City plans to expand minority contractor goals

City plans to expand minority contractor goals
February 15
09:02 2018

The City of Winston-Salem is planning to expand its Minority/Woman Business Enterprise (M/WBE) requirements to even more projects.

The city’s efforts to ensure minority inclusion in its contracts already goes above the state minimum of just requiring 10 percent M/WBE subcontractor participation in its construction projects and meeting 50 points of good faith efforts if a contractor can’t reach that goal. The city can set higher participation goals that vary between projects, and has a more extensive 115 points of good faith efforts that bidders must meet if they fall short.

The city also has a M/WBE program with two staff members that helps set participation goals, does sub-contractor outreach, monitors subcontractor use, helps city departments find M/WBE businesses and helps contractors find M/WBE subcontractors.

M/WBE staff recommended several changes to expand the city’s inclusion efforts, which the City Council plans to vote on next month.

These include:

*Requiring M/WBE goals on all construction and repair projects that cost $100,000 or more. Currently those goals are only required on projects that cost $300,000 or more.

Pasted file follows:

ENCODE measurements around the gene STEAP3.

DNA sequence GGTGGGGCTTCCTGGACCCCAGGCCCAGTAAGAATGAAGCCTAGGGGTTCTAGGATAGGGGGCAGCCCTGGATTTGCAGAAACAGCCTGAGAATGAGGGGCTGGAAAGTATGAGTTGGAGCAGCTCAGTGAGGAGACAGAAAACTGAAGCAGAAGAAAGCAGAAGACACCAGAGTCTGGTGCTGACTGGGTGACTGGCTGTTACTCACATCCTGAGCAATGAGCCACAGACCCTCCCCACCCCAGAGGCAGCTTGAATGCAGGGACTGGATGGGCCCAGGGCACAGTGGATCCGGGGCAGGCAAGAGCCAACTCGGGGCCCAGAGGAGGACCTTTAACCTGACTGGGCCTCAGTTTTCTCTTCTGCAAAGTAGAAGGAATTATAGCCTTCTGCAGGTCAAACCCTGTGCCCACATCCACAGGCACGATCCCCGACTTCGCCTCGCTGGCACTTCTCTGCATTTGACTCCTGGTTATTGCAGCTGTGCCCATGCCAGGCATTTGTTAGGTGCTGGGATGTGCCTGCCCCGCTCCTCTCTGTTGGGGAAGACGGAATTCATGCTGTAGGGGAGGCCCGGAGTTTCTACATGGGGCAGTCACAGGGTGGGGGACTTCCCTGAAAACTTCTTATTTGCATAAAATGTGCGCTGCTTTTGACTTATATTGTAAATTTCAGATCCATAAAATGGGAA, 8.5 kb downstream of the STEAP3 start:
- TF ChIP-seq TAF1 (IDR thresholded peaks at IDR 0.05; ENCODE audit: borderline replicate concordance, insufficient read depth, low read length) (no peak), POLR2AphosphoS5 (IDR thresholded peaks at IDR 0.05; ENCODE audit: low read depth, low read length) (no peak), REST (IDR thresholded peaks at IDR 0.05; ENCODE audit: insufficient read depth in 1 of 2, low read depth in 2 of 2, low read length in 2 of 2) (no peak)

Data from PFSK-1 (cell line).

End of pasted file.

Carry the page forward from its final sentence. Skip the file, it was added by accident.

*Require 10 percent M/WBE participation for submittals for a wide range of professional and other services, which includes janitorial services, engineering and marketing. The M/WBE goal will count for 20 percent of how a bid is evaluated. The use of M/WBE firms will be tracked by M/WBE staff.

*If a bidder fails to make M/WBE goals and doesn’t meet good faith standards, they’ll have points deducted from every subsequent proposal for the next three to six months.

During the General Governance Committee, City Council members praised the proposed changes. Committee Chair and City Council Member Derwin Montgomery said he thought it was a good step toward greater inclusion for the city.

“I’m excited to see the impact of these changes on those we do contract with … how that impacts the community in terms of those who are employed with these firms and those who do this work,” said Montgomery, who is also one of the owners of The Chronicle.

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